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Spinning their Wheels

As an out-of-towner who probably watches no more than one or two locally originating Phillies television broadcasts per season, I've stayed out of the developing brouhaha over who partners with who on TV. But this piece in today's Philadelphia Inquirer doth protest way, way too much.

For some reason, possibly because he was never a professional baseball player, Wheeler has become a lightning rod for criticism. He has been a member of the broadcast team since 1977 and is among the most informative analysts in the game.

So before you fire up the e-mails, here's an explanation: The job of an analyst is to give information that the average viewer may not know. Nobody does a better job of explaining hitters' and pitchers' weakness and strengths than Wheeler. It's as if he has a book on every hitter and pitcher in the league.

He has tremendous recall for situations that have occurred in Phillies history. He is always pointing out defensive strategies. Nobody is more up-to-date on the game's current events than Wheeler. It would be hard to find any announcer who comes to a game more prepared than Wheeler.
So now the Phillies have a choice. Do they appease Kalas and some of their fans, or do they go for the better broadcast on television?

There are issues on which "the fans" shouldn't get the final say: signing Billy Wagner at any cost, or trading Bobby Abreu for junk because he doesn't crash into outfield walls. But when it comes to the broadcasts, and honoring the wishes of the legendary Harry Kalas, some deference should be shown. This poll, on the same website, indicates that Phillies phollowers prefer Larry Andersen to Wheels by a ratio of 9 to 1.

It's an open secret that Kalas and Wheeler don't get along. Some ten years ago, Wheeler tried to push out the equally beloved Richie Ashburn, Kalas's best friend and a Hall of Famer, and if memory serves there were other transgressions and offenses as well. But beyond the question of personal antipathy--which, as the Inquirer piece notes, both men have dealt with professionally--this defense of Wheeler as an announcer is risibly absurd.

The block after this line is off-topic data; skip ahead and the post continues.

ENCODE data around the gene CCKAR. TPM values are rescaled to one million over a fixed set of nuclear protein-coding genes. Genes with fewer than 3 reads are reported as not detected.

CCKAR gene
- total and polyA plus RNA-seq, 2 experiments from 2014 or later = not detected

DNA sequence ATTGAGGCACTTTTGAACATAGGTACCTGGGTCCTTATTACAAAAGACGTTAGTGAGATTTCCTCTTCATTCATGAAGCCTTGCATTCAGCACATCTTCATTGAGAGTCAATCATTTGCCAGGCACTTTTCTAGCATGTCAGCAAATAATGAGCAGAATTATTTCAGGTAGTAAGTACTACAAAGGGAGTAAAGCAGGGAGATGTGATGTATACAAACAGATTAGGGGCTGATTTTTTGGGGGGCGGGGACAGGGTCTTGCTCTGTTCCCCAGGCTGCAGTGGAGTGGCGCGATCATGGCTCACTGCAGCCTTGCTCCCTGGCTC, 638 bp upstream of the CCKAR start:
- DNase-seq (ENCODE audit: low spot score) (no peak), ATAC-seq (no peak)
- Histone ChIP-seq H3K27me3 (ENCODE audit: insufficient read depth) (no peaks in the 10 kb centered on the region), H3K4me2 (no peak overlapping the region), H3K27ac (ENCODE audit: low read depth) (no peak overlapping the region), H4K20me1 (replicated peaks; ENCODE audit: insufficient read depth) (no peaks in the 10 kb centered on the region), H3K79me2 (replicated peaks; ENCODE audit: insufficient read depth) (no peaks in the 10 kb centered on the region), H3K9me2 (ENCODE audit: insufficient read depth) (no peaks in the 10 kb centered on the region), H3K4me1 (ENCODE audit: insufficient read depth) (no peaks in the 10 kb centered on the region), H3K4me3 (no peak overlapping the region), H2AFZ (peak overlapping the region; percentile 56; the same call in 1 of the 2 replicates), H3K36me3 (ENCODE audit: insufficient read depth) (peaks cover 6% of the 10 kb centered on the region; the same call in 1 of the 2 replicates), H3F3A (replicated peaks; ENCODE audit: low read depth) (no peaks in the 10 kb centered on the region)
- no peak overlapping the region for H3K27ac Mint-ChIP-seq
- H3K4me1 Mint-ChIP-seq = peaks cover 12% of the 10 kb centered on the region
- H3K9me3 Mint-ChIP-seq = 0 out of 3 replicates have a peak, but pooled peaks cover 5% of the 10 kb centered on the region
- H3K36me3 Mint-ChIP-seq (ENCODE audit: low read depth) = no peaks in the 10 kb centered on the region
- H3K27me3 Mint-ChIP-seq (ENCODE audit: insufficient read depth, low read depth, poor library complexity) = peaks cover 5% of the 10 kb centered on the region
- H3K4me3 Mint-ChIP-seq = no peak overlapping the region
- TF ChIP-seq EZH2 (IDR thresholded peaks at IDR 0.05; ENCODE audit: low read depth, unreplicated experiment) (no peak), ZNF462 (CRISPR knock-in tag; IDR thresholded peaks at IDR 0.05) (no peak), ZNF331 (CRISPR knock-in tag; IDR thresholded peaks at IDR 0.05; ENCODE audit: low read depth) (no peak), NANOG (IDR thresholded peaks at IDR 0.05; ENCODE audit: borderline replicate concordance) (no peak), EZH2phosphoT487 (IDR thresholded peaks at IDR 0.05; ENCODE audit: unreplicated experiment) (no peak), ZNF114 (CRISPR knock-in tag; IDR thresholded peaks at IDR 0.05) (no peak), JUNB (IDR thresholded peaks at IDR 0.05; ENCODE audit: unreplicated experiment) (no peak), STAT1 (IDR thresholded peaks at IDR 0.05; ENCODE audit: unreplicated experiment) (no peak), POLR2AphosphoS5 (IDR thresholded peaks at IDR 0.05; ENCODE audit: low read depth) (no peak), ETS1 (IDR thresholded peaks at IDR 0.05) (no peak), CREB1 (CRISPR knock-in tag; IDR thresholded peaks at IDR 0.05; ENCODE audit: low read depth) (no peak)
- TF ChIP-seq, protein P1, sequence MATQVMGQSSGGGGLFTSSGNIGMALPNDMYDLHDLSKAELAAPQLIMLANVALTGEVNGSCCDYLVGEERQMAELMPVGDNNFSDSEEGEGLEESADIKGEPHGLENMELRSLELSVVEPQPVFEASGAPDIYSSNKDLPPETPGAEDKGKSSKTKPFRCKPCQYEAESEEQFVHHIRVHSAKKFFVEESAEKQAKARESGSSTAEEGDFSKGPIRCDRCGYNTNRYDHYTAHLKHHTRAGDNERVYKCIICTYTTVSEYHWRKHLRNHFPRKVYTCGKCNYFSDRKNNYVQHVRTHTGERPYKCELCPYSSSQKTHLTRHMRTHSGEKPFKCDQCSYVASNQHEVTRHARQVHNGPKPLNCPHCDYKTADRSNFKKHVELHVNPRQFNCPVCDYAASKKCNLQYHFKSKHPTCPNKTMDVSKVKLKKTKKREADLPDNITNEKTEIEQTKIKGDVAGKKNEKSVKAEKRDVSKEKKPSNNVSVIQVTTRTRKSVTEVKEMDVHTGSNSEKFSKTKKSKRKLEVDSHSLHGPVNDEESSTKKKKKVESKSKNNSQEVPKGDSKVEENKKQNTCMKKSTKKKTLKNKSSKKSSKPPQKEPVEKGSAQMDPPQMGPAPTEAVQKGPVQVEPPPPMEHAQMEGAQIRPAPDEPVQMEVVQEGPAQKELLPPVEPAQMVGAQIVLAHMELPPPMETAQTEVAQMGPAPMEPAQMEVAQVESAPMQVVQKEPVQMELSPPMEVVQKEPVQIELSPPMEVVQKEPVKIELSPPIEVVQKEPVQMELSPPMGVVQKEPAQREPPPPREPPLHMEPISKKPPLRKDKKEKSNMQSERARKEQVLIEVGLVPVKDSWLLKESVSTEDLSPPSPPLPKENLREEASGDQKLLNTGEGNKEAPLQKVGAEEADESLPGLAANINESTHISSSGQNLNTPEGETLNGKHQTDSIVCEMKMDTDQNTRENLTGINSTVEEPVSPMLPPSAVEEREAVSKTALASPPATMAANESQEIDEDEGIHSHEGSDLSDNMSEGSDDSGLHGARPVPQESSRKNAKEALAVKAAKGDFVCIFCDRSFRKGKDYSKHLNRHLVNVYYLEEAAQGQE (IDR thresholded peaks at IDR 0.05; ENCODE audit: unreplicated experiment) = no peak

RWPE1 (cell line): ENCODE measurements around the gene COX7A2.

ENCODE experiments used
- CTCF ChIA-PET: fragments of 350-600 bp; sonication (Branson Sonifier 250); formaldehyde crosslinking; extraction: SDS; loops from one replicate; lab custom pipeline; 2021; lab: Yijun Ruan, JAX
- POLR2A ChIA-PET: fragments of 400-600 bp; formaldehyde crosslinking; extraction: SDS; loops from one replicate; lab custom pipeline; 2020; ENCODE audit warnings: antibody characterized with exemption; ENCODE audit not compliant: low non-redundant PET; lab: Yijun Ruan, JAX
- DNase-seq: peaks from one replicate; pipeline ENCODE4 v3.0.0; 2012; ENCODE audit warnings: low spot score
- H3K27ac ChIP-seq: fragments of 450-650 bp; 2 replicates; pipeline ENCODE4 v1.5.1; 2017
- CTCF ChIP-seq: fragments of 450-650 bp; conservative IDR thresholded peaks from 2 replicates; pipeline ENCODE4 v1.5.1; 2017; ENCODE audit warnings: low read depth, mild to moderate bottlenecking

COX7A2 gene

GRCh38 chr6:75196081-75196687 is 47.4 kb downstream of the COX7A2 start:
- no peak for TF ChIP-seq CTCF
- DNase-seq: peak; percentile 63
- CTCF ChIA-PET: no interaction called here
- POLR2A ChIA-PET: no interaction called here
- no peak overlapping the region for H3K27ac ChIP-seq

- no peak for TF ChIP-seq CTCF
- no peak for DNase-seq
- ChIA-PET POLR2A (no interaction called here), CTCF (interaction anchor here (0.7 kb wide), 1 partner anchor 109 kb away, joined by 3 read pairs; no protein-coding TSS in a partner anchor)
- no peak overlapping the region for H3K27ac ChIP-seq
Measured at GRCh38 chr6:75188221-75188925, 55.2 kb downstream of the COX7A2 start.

The fans dislike (and that might be an understatement) "Wheels" because he's a whiner and a shill for the front office. Want to plant a seed of doubt about Vicente Padilla? You can count on Wheeler to moan about his bad work habits and resistance to instruction. Wish David Bell were more appreciated by fans? Listen to Wheeler and you'll hear daily tales of Bell's gritty gamerosity. And let's not even discuss his gushy love for various players on division rivals.

Every broadcaster has his mannerisms and stock expressions. A good way to tell whether or not the announcer is loved or loathed is by observing how fans react to those phrases. "SWING AND A LONG DRIVE TO DEEP LEFT FIELD... THAT BALL'S OUTTA HEEEERE!" is as much a part of Philly baseball lore as Paul Owens' organizational genius, Steve Carlton's slider or Tug McGraw's exuberance. "Right down the middle for a ball," same deal. After a few beers, Ashburn's aphorisms of "Easy game, Harry" and to never trust pitchers can still bring a tear to the eye. Scott Graham's "Put this one in the win column for the Fightin' Phils!" is in the process of joining those indelible phrases. (As an online radio listener, these have become perhaps my favorite eleven words to hear around 10:15 on a summer weeknight.)

Does anyone feel that way about Wheeler's "fastball, middle-in" or "He dropped the bat head on it"? The answer is seen in those poll numbers. Smarten up, Phils.